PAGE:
An internationally renowned cybersecurity expert is urging people to secure their smart speakers festive season, as tech experts tip the devices to be among this year’s most popular Christmas gifts.
Devices such as the Amazon Echo and Google Home have become useful additions to many homes, but can also cause a whole host of unintended problems.
Abertay University Professor Karen Renaud (pictured) is encouraging people to be aware of this, and says there are simple steps you can take to mitigate the risk.
She said: “Firstly, I want to say that I am not discouraging people from using these devices. They are very convenient and have the potential to change lives for the better.
“What I’m saying is that you should set up these devices in a way that protects your privacy as much as possible, and stops people from abusing them.
“If you get a smart speaker for Christmas, I would encourage you to take these steps immediately. If you’re using one now, it’s never too late to update your settings.”
She is encouraging people to take the following simple steps:
Change your smart speaker’s “wake word” – the word that tells it to start listening.
“If you keep the name of the device as it was issued then anyone can wake it and ask it to do whatever they want it to do.
"I would suggest that you use a random, unusual name so that it is effectively locked to other people so that, for example, someone shouting through your letterbox would not be able to control it. It’s very easy to change its name through the corresponding smart speaker app."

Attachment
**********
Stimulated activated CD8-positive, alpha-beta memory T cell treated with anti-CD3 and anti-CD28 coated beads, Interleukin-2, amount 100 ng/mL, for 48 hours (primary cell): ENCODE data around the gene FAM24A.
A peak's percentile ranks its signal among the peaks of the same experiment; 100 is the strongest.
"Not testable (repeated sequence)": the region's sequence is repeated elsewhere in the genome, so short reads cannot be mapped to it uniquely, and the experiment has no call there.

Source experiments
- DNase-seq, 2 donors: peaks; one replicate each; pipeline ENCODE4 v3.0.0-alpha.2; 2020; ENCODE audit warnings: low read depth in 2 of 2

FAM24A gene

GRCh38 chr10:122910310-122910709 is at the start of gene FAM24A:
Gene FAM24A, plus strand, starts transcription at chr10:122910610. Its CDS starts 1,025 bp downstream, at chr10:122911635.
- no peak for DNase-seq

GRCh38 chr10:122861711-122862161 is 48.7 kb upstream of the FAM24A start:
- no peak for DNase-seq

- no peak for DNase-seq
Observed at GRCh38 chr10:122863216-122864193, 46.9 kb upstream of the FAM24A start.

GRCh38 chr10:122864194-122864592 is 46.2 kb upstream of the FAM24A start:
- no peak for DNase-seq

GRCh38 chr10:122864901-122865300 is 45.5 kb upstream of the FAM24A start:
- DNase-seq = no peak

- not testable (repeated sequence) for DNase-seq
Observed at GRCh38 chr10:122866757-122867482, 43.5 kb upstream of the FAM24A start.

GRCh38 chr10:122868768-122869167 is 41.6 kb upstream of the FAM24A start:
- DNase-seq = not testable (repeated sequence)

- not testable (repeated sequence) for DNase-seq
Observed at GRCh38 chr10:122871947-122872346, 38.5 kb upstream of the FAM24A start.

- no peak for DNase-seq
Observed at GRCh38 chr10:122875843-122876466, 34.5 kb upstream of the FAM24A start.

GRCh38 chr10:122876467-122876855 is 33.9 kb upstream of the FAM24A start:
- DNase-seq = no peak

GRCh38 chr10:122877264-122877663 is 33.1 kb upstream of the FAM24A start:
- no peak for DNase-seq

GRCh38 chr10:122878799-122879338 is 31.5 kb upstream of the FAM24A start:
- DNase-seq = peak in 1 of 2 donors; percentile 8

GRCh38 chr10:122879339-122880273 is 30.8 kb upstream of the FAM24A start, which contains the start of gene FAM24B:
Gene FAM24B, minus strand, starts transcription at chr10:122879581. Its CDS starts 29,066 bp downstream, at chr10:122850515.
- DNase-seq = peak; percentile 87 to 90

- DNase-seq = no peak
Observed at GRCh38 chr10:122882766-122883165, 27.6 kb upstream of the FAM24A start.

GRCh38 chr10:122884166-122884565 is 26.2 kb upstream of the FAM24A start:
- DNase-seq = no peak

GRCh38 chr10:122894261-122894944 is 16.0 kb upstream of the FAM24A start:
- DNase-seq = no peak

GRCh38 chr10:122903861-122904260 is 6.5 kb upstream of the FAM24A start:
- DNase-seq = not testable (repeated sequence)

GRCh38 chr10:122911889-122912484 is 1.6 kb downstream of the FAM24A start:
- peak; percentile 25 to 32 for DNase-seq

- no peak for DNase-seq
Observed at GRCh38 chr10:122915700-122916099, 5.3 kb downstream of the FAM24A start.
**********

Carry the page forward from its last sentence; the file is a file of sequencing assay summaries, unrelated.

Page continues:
Switch off voice based ordering.
“Once again you can do this through the app, and taking this step can help prevent unexpected and unwanted expenses.
“There have been cases of children ordering toys for themselves, and there was even a story of a PARROT ordering something! Voiced based ordering means that anyone who knows the wake word can order anything. You lose an element of control, but It’s very easy to take back.”
Know where the mute button is.
“While these devices are on they are listening to everything you say or do, and there are always going to be cases where you’d rather that doesn’t happen.
“If you press the mute button, it won’t be listening in to these private conversations.”
Turn on the explicit filter/family friendly mode – if you want
“With some smart speakers, family friendly mode is not a default setting. While that doesn’t mean you’re going to hear your device spluttering out swear words, it could have unwanted consequences.
“If a child asked it to tell them a joke, the response might be a little ruder than you’d want. Also, choosing this option will stop your device from playing explicit songs or radio stations.”
Got guests over? Pack your device away.
“If you’re having a party and you have guests over that you don’t know particularly well, you might want to pack your smart speaker away. It’ll take orders from anyone, not just you.
“Having said that, changing the wake word as I’ve suggested is an excellent way of preventing unauthorised people from using your device."
To find out about studying Ethical Hacking at Abertay visit: https://www.abertay.ac.uk/course-search/undergraduate/ethical-hacking/
For further cybersecurity advice visit: http://karenrenaud.com/advice.html